Four Incredible Designer Villas You Can Rent This Summer in Europe, Or Just Admire From Afar

Every winter, when I start fantasizing about summer vacations I might go on that year, there’s one form the daydreams always take: the enduring paradigm of the verdant country villa shared with family and friends, something straight out of a French or Danish film. I’m pretty much never dreaming about luxury hotels — save maybe for one on the Italian coast that I’m loath to share publicly — because it’s the romance of spending idle days reading on a sofa, swimming in a pool, and dining outdoors with only your loved ones around that appeals so much. The problem with those fantasies, though, is the reality that hits once you try to actually book a villa like that, because the grounds may be picturesque, and the building pretty enough, but the interiors usually leave a lot to be desired. That’s why we’ve been so happy to get to know the high-end home-sharing platform Boutique, with whom we threw a party in a Neutra house during Frieze L.A. — their offerings are geared towards design-forward properties rented by and for creatives, so your vacation can be both idyllic and aesthetic.

We went hunting on Boutique’s site for some of our favorite villas for rent across Europe and the UK that are lovely to look at both inside and out. If you’re lucky enough to be going on a fancy holiday this summer, whether it’s an annual sojourn or a once-in-a-lifetime splurge, put these properties on your shortlist — or find your own ideal spot among Boutique’s nearly 2,000 options.

Casa Soleto, Lecce, Italy

Remember this stunner in Puglia we published back in 2016? Architect Andrew Trotter has been consistently upping his game ever since, and the Casa Soleto — which he designed alongside Marcelo Martínez — is no exception. The house was built in the 1700s and many parts of it date back 400 years; the designers added their own colored plaster, terrazzo, salvaged monastery furniture, and just enough contemporary furnishings to restore it in a modern way without changing the old-world vibe. The 5-bedroom villa sits on the Salento peninsula in the south of Italy, an hour away from Brindisi airport — an hour we’d gladly traverse to stay in a place this magical. Photos: Salva Lopez

Lenza Barn, Corsica, France

In the same way that Corsica is a little bit French and a little bit Italian, the Lenza Barn is a little bit rustic and a little bit sleek, a little bit mid-century and a little bit contemporary. Perched atop a hill on the southern side of the island — giving it sweeping 360-degree views — the barn is similarly outfitted with such disparate pieces as a 1960s rosewood Ole Wansher dining table, a 17th-century buffet, calico-quilted bed linens, and a small army of Eames shell chairs. It’s a pretty great foreground against which to experience the background of trees, sky, and ocean as far as the eye can see.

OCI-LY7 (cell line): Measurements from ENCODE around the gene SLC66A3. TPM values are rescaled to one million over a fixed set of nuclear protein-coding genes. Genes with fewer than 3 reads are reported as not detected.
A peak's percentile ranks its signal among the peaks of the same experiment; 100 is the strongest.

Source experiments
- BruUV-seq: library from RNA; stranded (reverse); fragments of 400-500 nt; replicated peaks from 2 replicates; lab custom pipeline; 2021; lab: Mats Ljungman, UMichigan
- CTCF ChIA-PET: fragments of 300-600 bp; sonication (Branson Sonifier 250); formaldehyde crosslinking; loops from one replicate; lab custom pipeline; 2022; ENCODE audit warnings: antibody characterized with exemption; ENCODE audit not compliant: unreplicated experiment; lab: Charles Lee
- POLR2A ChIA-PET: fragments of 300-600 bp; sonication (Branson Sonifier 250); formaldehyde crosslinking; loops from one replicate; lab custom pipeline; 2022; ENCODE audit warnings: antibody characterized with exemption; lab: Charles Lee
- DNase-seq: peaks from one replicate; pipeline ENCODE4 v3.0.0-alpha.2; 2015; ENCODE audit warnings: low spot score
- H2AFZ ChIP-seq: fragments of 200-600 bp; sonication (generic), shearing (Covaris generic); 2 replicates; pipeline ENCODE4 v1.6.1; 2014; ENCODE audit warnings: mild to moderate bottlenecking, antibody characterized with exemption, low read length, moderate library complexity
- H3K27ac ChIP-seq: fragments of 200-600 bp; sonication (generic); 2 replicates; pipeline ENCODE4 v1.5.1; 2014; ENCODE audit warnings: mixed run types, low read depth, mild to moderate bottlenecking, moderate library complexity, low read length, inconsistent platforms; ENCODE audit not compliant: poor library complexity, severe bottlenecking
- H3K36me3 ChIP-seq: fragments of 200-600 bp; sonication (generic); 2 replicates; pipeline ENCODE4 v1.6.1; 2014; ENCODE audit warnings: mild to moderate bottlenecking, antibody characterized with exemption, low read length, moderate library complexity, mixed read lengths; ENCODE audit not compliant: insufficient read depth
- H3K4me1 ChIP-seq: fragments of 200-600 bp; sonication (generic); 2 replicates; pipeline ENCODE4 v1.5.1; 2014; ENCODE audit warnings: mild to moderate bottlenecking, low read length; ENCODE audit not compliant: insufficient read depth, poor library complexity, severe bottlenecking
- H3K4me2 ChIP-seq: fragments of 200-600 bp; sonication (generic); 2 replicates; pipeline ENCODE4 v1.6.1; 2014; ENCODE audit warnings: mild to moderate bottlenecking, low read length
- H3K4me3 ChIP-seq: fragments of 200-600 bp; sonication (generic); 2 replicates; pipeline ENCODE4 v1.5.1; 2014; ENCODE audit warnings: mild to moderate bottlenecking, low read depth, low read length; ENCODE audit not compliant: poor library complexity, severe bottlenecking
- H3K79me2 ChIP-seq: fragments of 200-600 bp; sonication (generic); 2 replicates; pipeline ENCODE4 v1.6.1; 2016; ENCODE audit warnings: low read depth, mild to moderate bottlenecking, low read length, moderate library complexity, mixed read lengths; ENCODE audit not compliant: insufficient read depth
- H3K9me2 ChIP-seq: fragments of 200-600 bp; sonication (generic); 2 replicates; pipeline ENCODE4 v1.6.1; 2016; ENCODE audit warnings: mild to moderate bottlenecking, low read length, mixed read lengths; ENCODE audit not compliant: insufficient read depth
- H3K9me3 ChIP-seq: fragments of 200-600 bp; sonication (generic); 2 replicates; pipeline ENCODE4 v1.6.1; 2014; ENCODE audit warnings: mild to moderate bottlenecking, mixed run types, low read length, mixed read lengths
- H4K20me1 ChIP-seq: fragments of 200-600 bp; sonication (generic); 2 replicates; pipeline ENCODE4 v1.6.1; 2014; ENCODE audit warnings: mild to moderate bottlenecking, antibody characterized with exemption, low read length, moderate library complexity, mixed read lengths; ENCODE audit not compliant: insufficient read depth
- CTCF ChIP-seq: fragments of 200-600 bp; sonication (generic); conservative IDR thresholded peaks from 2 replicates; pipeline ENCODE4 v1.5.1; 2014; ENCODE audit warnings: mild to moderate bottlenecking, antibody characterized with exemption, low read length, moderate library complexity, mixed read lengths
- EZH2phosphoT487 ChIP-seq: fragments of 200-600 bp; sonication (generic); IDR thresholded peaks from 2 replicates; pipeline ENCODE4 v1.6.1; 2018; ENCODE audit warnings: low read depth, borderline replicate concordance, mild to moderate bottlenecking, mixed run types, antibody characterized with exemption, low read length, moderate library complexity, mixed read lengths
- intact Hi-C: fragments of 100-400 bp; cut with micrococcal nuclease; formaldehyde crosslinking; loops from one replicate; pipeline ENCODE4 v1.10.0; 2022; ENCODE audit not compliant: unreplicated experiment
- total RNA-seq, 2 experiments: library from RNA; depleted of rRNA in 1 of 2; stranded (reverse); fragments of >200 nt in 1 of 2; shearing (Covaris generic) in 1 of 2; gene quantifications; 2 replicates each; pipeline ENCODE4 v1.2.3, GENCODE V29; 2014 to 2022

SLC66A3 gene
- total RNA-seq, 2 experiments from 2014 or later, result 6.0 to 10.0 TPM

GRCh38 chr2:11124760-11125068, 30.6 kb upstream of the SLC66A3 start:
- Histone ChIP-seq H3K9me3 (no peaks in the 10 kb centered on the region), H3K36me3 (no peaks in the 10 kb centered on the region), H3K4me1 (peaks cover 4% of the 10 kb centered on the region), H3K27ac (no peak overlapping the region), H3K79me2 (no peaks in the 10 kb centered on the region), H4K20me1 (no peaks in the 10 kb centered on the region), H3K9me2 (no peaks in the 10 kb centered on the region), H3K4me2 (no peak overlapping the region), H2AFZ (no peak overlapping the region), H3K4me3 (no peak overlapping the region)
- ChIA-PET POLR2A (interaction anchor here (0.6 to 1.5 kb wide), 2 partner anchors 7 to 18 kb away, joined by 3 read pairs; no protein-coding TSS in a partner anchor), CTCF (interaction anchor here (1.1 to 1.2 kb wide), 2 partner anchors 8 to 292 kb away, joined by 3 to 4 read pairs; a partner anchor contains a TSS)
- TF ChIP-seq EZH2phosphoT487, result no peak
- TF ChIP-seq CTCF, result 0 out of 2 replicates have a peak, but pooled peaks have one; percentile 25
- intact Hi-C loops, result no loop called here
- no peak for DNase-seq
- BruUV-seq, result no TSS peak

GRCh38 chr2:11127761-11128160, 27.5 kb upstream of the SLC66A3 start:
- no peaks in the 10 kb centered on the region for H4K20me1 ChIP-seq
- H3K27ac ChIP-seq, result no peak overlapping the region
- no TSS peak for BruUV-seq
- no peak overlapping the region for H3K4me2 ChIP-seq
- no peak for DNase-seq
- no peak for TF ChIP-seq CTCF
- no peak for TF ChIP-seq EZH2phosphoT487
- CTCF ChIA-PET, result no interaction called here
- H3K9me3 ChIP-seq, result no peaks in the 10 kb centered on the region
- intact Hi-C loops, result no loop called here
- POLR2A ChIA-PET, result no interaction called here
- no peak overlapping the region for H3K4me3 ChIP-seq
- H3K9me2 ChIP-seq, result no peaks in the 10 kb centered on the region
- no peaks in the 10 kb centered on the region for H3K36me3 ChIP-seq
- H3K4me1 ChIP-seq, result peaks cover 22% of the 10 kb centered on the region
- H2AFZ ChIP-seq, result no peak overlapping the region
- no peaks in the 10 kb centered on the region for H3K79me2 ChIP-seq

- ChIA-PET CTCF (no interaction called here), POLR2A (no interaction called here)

Casa Fortunato, Setúbal, Portugal

If you’ve traveled in Portugal, you’ll know that there’s a little bit of a formula to its spaces, at least in the hospitality world: old buildings get renewed with bright-white walls, expressive tiled floors, and very minimalist contemporary furniture that lets the original architectural details shine. Casa Fortunato, on the very southern tip of Portugal, has taken that formula and tweaked it with a more layered, expressive approach to furniture, accessories, and art (some of it by the co-owner’s grandmother). With only 6 rooms, it’s easy to take over with a bunch of friends, and there’s a cute little multi-table dining room to make it feel a bit like summer camp, albeit the fanciest camp you’ve ever been to. Photos: Manolo Yllera

Secular Retreat, Devon, UK

When we first learned about Alain de Botton’s Living Architecture project in the early 2000s — which aimed to give a series of top designers carte-blanche to build holiday rentals in the UK, thereby allowing more people personally experience amazing architecture — we honestly were skeptical it would ever actually get built. But almost 20 years later, there are eight of them in existence, and one of them is bookable through Boutique: Peter Zumthor’s Secular Retreat. The architecture itself is highly site-specific, but so are the furnishings, almost all of them custom-made by Zumthor’s team for this space; the jewel-toned upholstery and rugs are a nice counterpoint to the minimalism of the glass and rammed-concrete walls. And if it gets too chilly on the coasts of Devon, you can cozy up to the epic fireplace in the center of the home.